A new kind of nobility: the Noble Awards

With the Noble Awards ceremony coming up at the Emirates Palace hotel we talk to volunteers and beneficiaries of the charitable organisations due to be honoured.

Al Anood al Abdool, a volunteer at the Friends of Cancer Patients Centre of Sharjah, chats to Mustafa Jabar, 11, who suffers from non-Hodgkin's lymphoma as well as hepatitis B and C, and his mother Nabela al Badri, who is also a volunteer at the centre, which has been treating her son for the past four years. Among other things, the volunteers make sure there is a friendly face and emotional support for patients and their families.
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While awards season in the Hollywood sense may be over for another year, Abu Dhabi is gearing up for its own red-carpet affair. This Saturday, the Emirates Palace, no stranger to crimson plush, will play host to some of the Arab entertainment industry's most famous names, including the Egyptian actress Yosra, the Lebanese singer Ragheb Alama, and the Tunisian singer Saber el Robaey. They will be here to heap praise not on to the shoulders of overpaid actors and actresses, but - cue sharp intake of breath - people who are not paid at all. For the Noble Humanitarian Awards, which is to make its first stop outside Hollywood (where the event started its life last year) is all about honouring those who selflessly and freely give their time to worthy causes. Eight philanthropic organisations - including Dubai Autism Center, Friends of Cancer Patients, Dubai Cares, Gulf 4 Good, Life for Relief and Development, Nahtam Social Responsibility, the Zayed Higher Organisation for Humanitarian Care, Special Needs and Minor Affairs and the Make-a-Wish Foundation - will see their efforts recognised. One of the awards' aims, says Janeen Mansour, their founder, is to create awareness of these causes as well as highlight ways in which people can help. "It's so that people can stand up and get involved," she says. "Somebody's always in need of something and that doesn't always mean cash."

The DAC is a non-profit organisation catering for children with autism spectrum disorders. Sara Baker is a full-time volunteer: "I started working here two days a week in 2003. Two days became three, then four. Now it's a full-time job. It's a passion for me. I think when you get into this field you become more and more passionate about wanting to give more and learn more. It's given me the opportunity to get training in certain types of diagnosis, so I'm on the diagnosis team now. I am also the social community services unit co-ordinator and the event manager. We all multi-task here."

Fiona Margesson's son Gavin, 14, has been attending the DAC since November 2006: "If Gavin hadn't got a place at DAC it would have been incredibly confining for me. He needs constant care. There has been significant progress in his ability to communicate since attending the centre. He'll never talk in sentences or have a discussion, but he can now make known what he wants, which makes life so much easier and less frustrating for him. The fees (Dh25,000 a year) are hugely subsidised. It Gavin went to Dubai College he'd be paying more than double that. The main thing for me is that he's so contented. He's so happy to go into school, which is such peace of mind for me." How you can help Volunteers keen to help with activities, in classes or with spreading awareness, can fill out the online volunteer form at www.dubaiautismcenter.ae.

The Dubai-based charity organises treks to raise money for humanitarian projects in various parts of the world. Tricia Evans is a part-time volunteer on the board. "I did my first Gulf 4 Good Challenge in 2003 and have now been on the board for five years. I dedicate about one day a week to it. I passionately believe that since about 80 per cent of the world lives in poverty, if the rest of us who don't aren't doing something every single day to help, then who on earth is? I got involved in the challenges because I'm an outdoor person. You get to see a country from the inside out in the way you never would as a tourist. I've cycled along the Nile from Aswan to Luxor, and built little houses in Cambodia."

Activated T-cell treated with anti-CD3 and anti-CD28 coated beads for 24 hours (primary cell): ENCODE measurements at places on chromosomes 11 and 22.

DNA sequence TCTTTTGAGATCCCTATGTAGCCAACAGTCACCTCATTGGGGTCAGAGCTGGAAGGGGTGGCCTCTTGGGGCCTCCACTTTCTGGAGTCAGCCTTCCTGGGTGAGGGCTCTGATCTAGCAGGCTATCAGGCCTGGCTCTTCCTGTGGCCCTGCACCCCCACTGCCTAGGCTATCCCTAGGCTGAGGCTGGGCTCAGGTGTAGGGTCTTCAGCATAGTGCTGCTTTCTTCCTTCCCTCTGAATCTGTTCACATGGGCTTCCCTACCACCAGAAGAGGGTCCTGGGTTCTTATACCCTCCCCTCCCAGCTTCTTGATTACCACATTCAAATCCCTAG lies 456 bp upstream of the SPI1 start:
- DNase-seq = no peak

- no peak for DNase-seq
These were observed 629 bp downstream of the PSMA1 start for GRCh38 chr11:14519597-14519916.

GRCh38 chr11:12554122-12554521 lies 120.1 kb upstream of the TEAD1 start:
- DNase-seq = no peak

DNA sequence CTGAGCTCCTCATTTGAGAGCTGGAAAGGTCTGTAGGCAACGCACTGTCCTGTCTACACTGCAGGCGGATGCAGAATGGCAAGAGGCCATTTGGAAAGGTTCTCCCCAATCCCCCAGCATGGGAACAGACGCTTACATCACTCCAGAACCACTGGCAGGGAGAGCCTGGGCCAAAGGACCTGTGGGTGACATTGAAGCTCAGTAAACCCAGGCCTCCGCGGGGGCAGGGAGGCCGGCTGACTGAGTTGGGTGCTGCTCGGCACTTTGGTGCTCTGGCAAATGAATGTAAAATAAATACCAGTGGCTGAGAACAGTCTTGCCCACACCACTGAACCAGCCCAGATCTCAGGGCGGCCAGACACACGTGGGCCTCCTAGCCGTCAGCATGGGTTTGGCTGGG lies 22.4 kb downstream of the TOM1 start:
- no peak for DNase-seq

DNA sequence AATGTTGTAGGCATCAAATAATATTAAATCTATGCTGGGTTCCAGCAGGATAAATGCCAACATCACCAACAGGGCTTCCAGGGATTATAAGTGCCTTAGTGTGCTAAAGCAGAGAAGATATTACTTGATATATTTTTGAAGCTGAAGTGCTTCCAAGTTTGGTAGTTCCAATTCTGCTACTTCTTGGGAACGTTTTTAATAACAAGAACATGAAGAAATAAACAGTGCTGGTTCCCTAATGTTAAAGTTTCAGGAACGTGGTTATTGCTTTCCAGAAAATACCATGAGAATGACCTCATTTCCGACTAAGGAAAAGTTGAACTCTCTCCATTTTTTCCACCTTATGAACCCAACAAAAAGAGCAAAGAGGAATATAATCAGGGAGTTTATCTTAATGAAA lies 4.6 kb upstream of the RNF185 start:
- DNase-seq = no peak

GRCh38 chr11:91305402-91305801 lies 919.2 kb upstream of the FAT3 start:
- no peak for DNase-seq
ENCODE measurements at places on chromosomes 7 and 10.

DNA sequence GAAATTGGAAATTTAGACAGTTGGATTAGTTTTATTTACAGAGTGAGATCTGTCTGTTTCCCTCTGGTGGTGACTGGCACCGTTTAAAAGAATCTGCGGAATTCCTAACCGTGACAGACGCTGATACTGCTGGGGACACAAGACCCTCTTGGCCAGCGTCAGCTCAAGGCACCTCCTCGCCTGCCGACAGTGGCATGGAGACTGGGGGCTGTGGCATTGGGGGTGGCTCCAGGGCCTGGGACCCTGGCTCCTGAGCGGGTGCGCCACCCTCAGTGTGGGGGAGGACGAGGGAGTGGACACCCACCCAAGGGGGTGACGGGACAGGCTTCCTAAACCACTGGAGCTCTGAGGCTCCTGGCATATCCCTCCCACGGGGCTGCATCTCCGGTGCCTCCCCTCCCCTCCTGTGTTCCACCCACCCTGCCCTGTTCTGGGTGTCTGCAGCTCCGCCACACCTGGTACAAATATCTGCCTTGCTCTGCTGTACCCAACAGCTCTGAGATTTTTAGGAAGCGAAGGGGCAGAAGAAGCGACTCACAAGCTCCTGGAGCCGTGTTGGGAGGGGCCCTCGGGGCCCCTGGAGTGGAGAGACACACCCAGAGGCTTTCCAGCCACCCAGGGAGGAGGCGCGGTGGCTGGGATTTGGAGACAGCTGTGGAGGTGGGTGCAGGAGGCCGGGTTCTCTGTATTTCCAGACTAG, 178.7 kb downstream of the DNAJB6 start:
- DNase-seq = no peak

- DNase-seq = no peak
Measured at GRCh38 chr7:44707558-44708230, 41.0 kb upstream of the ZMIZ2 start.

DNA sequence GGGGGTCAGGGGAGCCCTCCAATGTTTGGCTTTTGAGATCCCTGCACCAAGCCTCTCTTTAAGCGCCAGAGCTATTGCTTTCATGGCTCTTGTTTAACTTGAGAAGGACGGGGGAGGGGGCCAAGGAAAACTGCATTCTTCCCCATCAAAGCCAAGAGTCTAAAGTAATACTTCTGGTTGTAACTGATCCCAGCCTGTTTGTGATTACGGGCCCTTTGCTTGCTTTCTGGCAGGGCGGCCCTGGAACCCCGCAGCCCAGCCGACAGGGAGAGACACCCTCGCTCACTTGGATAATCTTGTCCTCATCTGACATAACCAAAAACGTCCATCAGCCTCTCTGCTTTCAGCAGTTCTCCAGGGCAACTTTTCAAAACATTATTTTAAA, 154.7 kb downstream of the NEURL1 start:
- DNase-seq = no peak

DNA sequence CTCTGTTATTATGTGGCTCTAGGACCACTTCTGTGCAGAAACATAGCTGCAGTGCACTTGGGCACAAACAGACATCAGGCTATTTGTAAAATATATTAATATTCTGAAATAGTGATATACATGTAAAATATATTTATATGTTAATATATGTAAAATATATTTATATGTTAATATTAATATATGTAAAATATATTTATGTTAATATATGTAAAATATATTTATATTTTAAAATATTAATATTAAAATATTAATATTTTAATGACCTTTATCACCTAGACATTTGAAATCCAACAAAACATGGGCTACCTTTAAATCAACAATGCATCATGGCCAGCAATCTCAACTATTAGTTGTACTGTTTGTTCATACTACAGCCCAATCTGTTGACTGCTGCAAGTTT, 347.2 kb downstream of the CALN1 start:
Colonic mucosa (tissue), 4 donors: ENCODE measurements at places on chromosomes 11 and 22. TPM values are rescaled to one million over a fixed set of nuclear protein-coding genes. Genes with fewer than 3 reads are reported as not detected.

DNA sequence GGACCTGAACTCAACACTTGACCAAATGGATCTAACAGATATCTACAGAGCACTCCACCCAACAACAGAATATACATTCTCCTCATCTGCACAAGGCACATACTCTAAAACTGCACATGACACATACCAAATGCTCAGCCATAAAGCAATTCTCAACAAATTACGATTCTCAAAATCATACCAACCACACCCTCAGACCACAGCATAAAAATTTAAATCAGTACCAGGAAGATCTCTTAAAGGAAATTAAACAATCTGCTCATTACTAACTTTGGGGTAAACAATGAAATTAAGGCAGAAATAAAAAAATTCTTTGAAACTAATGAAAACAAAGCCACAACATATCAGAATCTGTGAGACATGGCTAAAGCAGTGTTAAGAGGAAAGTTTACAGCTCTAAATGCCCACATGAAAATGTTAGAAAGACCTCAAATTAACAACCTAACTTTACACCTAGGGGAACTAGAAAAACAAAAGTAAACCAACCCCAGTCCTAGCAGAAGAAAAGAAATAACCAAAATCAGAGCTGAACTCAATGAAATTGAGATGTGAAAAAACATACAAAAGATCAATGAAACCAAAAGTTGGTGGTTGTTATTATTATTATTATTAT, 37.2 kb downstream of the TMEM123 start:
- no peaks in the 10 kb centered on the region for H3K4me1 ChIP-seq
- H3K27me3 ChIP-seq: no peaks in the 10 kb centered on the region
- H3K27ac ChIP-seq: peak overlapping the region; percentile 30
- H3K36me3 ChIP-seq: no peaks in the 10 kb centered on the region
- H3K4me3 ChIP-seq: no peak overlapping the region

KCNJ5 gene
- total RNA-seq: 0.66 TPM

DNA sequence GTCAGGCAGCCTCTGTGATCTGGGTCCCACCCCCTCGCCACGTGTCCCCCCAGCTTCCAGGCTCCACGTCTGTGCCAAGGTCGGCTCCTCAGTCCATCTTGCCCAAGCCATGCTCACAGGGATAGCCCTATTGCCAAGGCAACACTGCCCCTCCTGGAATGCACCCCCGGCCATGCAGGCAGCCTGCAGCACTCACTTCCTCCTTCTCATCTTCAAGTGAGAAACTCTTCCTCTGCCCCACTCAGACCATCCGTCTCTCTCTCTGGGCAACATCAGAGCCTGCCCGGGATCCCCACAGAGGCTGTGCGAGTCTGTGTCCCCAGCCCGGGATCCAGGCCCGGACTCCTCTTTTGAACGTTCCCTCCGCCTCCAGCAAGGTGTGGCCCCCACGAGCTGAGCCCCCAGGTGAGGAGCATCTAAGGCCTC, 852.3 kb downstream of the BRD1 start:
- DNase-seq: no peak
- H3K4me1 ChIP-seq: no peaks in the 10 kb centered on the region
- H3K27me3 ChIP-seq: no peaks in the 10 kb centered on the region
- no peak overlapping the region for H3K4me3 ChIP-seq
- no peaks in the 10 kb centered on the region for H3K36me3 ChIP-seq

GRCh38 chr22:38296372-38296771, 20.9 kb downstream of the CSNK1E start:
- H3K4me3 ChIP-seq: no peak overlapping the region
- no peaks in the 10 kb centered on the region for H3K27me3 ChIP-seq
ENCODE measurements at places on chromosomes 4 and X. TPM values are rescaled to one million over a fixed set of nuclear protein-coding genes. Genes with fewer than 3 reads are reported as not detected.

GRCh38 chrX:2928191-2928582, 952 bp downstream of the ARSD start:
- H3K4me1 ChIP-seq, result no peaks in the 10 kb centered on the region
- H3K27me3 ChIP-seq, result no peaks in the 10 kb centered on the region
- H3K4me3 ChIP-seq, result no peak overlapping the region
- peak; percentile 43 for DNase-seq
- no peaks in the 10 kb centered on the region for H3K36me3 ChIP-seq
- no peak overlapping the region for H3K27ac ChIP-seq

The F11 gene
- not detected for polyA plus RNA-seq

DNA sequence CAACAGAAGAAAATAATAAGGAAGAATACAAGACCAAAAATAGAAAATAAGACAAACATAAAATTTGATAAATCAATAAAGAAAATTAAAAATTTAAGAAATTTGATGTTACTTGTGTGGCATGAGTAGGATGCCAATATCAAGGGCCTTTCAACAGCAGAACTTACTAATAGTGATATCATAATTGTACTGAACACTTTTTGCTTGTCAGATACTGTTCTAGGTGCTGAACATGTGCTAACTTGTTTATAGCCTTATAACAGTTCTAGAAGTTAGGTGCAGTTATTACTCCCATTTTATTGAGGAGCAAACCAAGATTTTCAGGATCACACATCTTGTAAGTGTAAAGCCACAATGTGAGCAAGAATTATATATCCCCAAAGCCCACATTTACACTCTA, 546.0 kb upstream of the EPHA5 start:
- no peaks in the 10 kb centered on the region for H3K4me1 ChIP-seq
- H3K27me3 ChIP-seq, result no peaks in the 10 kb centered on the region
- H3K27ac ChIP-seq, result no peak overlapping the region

Bibhu Thakur founded Mission Himalaya, a non-profit organisation in Nepal which has benefited from the work of Gulf 4 Good. "I've known Gulf 4 Good since 2002, when they started organising the charity treks. In 2004, with the money they raised, we were able to complete a rural community hospital in Ilam. Without that, it would have taken another two or three years to complete, or would have remained a small clinic. Instead, their continuing support means we have been able to add different parts. They have also helped build an orphanage in Kathmandu and have pledged to support the construction of a new eco-farm for orphaned and destitute children. It has given hope to a lot of people." How you can help Register online for one of Gulf 4 Good's challenges at www.gulf4good.org.

FOCP is a charitable and volunteer foundation based in Sharjah providing financial, logistical and emotional support for people and families affected by the disease. Al Anood al Abdool is a part-time volunteer: "As head of the volunteers' section, I contact the team about our activities as well as communicate indirectly with the patients and help with fund-raising and awareness-spreading events. We have volunteers who are cancer survivors who go into the hospitals to help and share their experiences with patients. I joined when I was in college because I wanted to know more about cancer. It's a taboo word. Everyone's scared of it. I wanted to help."

Nabela al Badri's son, Mustafa, 11, has been receiving help from FOCP since the end of 2006. Mustafa has non-Hodgkins lymphoma, as well as hepatitis B and C. "We have many financial issues, so the support we receive from FOCP (who cover Mustafa's medical bills) is extremely important. They provide him with transport to and from the hospital where he is receiving treatment and even helped fund a pilgrimage to Saudi Arabia. Many of our expenses are covered by them and we couldn't do without it." How you can help Volunteers interested in helping with fund-raising events, awareness campaigns or visiting cancer patients can register online at www.focp-uae.org. You can also make a donation online.